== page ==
Product Review Update: Canon EOS M6
The Market Ticker - Commentary on The Capital Markets
2017-05-18 09:35 by Karl Denninger
in Product Reviews , 126 references Ignore this thread
Product Review Update: Canon EOS M6
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Read the original, if you haven't...

Having now taken this on a decent backcountry hike, I have an update!

Short version: It's everything I expected it to be in actual use.

There were a couple of surprises.  One of them is workflow with the (still) product; if you want to shoot RAW (I always do) then you have a workflow issue to deal with, because as with other models of cameras it's new enough that you wind up having to upgrade your process software.  This is somewhat of a pain in the ass; I had Lightroom 5 and have been happy with it, eschewing the $80 cost of upgrading to 6.  Well, that's fine but no lens correction data for the new kit lens is in there nor will Lightroom 5 read the .CR2 files directly, and one of the "alternative" ways of dealing with that (convert all to DNG) works fine for reading but does nothing for the lens corrections.  Did I mention you want them if you're working in RAW format?  Grrr......

The other alternative is to use Canon's DPP package, which is no longer on a disk in the package -- you need to download it, and convert to TIFFs.  That's an acceptable alternative (since it's lossless.)  Just be aware that you need to rework process stuff.  Oh, and be aware -- converting to 16-bit TIFFs is going to make for explosive file size increases from the original .CR2, but converting to 8 bit throws away a lot of what the sensor can capture and yes, I can see it INSTANTLY in a side-by-side -- so don't do 8 bit.

You choose -- there's no way around paying either for software or in disk space if you use the Canon "included" option.  Just sayin'....

I have a "Capture Pro" clip that I mounted on my left backpack chest strap, and the camera carries very nicely there. My "official" use for that thing is on my belt when shooting with a big dSLR where I need somewhere to clip a second camera if I have two with me for some reason -- trying to clip off 4lbs (5d3 + an L lens) on your backpack chest strap is a bad idea for balance and comfort reasons, but with this little guy it's fantastic.  I never knew it was there from a comfort perspective, but when you want to grab it there it is.  Having brought my 5d3 hiking with me in the past which has always been a miserable experience the difference is dramatic -- 90% of the capability for a setup that has no material impact on your comfort is a big deal.

There was no time that I really missed the OVF and shooting with the screen was a breeze.  I took a bit of video footage as well (which you'll see some of soon) and the camera acquitted itself very well in that regard.  The two-factor IS (sensor + lens) made handheld video practical, which was a decent and pleasant surprise.  If there was one complaint it's that the internal mic for video use has a rather interesting tonal quality change with distance -- you'll see what I mean by that when I put the footage up.  As is usually the case an external mic of some sort is a darn good idea for video but it's not practical in this sort of use case, so there you have it.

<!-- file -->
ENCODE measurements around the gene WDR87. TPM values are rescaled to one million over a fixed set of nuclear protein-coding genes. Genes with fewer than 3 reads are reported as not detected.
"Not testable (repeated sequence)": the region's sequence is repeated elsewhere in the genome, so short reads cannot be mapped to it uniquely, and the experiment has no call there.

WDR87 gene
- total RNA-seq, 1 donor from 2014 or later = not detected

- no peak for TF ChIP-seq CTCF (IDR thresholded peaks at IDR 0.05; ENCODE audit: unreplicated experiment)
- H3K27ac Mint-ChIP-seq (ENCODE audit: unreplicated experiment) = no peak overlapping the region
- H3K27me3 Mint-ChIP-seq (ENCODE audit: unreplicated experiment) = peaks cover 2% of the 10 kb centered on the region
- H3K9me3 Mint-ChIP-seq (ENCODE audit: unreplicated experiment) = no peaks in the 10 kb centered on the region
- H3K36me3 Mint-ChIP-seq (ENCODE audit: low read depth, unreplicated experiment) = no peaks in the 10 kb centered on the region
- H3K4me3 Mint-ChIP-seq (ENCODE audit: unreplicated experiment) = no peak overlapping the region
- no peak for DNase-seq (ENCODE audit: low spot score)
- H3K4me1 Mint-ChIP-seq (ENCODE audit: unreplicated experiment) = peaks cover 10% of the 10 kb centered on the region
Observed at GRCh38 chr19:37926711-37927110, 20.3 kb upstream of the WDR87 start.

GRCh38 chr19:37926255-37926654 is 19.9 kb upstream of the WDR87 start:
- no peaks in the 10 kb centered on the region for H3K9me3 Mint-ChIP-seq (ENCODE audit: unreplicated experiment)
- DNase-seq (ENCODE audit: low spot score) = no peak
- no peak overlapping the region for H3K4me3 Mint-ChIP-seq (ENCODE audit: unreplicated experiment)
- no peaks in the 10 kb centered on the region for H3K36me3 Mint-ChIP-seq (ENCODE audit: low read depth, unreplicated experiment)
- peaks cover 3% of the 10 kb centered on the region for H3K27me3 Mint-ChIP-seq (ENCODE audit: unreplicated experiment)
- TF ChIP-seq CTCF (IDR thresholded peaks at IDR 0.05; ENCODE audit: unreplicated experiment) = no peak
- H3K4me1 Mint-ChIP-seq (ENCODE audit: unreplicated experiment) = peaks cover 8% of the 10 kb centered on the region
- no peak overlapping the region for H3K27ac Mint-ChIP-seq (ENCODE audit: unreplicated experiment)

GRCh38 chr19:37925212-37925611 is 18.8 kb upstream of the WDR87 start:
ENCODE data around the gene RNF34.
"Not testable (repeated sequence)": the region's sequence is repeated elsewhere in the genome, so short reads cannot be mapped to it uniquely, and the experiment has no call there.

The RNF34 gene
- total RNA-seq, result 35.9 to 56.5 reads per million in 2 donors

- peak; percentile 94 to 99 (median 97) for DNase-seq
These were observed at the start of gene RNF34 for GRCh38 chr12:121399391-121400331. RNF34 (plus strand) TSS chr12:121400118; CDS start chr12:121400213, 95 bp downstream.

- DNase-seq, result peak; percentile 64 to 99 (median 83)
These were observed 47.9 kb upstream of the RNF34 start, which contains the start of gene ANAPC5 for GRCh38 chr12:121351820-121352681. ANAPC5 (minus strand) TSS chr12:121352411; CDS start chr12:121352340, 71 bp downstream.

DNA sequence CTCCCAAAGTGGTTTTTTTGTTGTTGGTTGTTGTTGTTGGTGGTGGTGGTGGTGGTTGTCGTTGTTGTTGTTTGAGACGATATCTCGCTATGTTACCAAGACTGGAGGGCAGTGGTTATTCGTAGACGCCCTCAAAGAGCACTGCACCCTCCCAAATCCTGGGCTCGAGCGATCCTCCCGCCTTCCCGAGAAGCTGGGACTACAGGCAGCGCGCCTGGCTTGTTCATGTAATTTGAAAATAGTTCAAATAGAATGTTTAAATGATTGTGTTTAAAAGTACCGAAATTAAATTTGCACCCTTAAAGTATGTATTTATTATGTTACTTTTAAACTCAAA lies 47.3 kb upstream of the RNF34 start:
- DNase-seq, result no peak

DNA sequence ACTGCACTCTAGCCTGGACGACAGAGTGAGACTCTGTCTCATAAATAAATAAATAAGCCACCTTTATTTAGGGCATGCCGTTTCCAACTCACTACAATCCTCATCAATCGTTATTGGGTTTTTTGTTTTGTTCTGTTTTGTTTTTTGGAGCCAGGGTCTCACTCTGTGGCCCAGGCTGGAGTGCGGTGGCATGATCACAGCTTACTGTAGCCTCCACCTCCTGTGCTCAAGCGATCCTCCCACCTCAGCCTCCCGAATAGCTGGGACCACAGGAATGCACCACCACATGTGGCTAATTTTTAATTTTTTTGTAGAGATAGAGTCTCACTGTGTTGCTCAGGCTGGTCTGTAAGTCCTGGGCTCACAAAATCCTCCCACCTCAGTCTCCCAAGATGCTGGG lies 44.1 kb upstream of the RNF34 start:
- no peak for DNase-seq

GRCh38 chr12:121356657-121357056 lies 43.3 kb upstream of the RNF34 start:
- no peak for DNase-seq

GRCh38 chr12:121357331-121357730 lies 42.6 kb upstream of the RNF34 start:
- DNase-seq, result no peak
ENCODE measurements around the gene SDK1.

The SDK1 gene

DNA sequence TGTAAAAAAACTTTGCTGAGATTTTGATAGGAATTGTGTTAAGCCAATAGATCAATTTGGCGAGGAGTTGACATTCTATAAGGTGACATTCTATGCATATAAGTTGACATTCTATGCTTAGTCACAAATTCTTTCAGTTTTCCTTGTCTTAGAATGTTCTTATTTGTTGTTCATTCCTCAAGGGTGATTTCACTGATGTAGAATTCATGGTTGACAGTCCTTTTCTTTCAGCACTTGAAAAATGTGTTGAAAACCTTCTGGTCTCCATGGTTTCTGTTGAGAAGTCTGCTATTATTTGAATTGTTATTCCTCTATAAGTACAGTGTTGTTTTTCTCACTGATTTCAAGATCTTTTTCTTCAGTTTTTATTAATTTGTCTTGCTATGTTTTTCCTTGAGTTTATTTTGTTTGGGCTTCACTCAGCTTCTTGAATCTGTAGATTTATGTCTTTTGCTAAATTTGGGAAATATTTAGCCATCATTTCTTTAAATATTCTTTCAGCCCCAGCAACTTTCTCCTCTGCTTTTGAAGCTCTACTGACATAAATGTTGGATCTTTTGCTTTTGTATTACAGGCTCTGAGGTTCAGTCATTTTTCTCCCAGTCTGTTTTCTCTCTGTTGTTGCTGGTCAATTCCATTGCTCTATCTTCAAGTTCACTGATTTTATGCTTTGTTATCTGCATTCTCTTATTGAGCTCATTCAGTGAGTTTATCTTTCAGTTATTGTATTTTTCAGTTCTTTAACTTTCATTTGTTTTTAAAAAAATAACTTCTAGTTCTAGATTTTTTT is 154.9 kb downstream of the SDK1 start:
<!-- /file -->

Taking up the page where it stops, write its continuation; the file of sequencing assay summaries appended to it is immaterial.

In short while yes, you can use your cellphone camera for such picture taking you'll never get this sort of qualitative output from a cell camera, no matter what it is, compared against something like this.  There were a couple of times I wished I had the second, ultra-wide lens with me (I didn't) but the kit lens acquitted itself exceedingly well all things considered.  There were a couple of times I wanted some longer glass with me (a few soaring bird shots there was just no way to get without the reach) but would I pay the mass penalty to have it with me on a hike like this?  Nope.

Here's just one small example.... out of a whole lot of shooting that was done.  I didn't have an ND filter with me and this was shot hand-held as well -- just try to get the shutter speed slow enough to get some of the "motion blur" in the water at a waterfall with your cellphone when you can't control aperture.  That ain't gonna happen folks so..... yeah.  I would have liked an 3 or 4-stop ND filter to get even more of it, and I did have a small tripod with me, but without the ND it was pointless since I couldn't get the shutter speed low enough to get the maximum effect.  Still.... note that these are not retouched at all; they're exactly "as-shot" out of the camera other than resolution reduction for the web (and no, you can't have the originals smiley)

Overall my view on the setup for this use?

Winner winner chicken dinner -- in a big way.

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